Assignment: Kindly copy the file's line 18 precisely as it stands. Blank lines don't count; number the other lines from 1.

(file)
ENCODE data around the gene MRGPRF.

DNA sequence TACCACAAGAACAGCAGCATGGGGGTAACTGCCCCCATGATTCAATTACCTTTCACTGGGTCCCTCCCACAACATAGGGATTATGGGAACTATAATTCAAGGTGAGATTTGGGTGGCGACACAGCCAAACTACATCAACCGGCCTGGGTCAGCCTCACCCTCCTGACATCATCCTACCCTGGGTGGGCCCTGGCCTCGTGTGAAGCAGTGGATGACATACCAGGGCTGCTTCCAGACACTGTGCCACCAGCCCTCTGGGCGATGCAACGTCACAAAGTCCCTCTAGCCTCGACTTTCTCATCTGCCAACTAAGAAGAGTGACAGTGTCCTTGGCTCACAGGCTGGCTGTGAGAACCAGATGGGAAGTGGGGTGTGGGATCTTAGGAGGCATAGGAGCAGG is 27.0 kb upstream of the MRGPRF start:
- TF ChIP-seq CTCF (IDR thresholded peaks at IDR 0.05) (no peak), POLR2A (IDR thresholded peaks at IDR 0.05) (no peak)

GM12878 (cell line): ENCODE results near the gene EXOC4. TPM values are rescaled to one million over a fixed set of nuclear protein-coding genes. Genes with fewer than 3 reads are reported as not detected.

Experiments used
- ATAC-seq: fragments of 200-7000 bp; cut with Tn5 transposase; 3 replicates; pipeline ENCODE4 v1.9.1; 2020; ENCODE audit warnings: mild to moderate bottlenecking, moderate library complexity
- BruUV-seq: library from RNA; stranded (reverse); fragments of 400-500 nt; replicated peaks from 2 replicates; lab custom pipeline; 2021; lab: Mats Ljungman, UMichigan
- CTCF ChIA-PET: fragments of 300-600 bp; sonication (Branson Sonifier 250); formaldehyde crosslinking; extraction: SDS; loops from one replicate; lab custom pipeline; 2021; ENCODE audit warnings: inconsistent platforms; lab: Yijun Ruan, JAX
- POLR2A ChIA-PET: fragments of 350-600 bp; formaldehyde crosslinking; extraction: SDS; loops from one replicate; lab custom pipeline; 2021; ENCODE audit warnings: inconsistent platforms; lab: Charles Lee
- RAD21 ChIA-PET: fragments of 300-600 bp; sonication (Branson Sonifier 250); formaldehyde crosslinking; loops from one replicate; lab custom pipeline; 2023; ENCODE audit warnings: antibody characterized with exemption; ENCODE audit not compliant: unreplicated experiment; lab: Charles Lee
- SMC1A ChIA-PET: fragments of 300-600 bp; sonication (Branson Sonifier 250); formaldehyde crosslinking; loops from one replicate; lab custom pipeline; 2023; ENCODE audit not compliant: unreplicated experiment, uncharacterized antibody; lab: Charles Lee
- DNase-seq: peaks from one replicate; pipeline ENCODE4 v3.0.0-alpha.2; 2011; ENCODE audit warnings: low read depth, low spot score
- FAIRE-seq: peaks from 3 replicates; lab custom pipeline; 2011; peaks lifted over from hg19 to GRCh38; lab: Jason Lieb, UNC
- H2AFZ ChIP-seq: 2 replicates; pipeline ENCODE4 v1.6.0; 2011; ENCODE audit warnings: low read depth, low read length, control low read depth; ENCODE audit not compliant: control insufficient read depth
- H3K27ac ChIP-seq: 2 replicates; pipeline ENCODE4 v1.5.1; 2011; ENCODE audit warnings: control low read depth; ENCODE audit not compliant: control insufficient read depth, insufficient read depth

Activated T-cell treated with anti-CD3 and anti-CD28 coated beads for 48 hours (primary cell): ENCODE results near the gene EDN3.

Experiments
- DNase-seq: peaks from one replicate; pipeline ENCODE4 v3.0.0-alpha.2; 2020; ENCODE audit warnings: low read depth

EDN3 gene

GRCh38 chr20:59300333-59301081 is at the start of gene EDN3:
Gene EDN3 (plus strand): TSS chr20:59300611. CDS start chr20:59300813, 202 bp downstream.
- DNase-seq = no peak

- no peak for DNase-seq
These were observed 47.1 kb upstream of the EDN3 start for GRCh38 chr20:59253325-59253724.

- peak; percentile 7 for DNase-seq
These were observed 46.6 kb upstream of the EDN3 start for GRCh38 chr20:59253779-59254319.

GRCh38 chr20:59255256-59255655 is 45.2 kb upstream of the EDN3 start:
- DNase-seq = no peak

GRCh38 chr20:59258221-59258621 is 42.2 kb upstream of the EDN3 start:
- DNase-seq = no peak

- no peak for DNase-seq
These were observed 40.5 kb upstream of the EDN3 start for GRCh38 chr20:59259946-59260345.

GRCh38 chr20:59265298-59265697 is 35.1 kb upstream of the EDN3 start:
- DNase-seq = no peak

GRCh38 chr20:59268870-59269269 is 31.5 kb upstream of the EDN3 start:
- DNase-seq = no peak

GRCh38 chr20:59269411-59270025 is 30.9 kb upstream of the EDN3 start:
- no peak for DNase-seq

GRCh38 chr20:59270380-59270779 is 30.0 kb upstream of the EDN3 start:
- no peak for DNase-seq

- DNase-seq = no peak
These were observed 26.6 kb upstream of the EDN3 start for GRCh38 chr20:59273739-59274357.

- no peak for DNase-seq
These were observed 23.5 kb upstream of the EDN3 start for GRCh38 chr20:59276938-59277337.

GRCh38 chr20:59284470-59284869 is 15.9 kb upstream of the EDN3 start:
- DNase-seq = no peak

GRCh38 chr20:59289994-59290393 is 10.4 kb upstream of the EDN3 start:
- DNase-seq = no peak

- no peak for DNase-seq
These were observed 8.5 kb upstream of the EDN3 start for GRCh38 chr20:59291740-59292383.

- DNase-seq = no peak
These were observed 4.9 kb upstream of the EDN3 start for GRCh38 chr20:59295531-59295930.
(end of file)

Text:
- DNase-seq: peaks from one replicate; pipeline ENCODE4 v3.0.0-alpha.2; 2020; ENCODE audit warnings: low read depth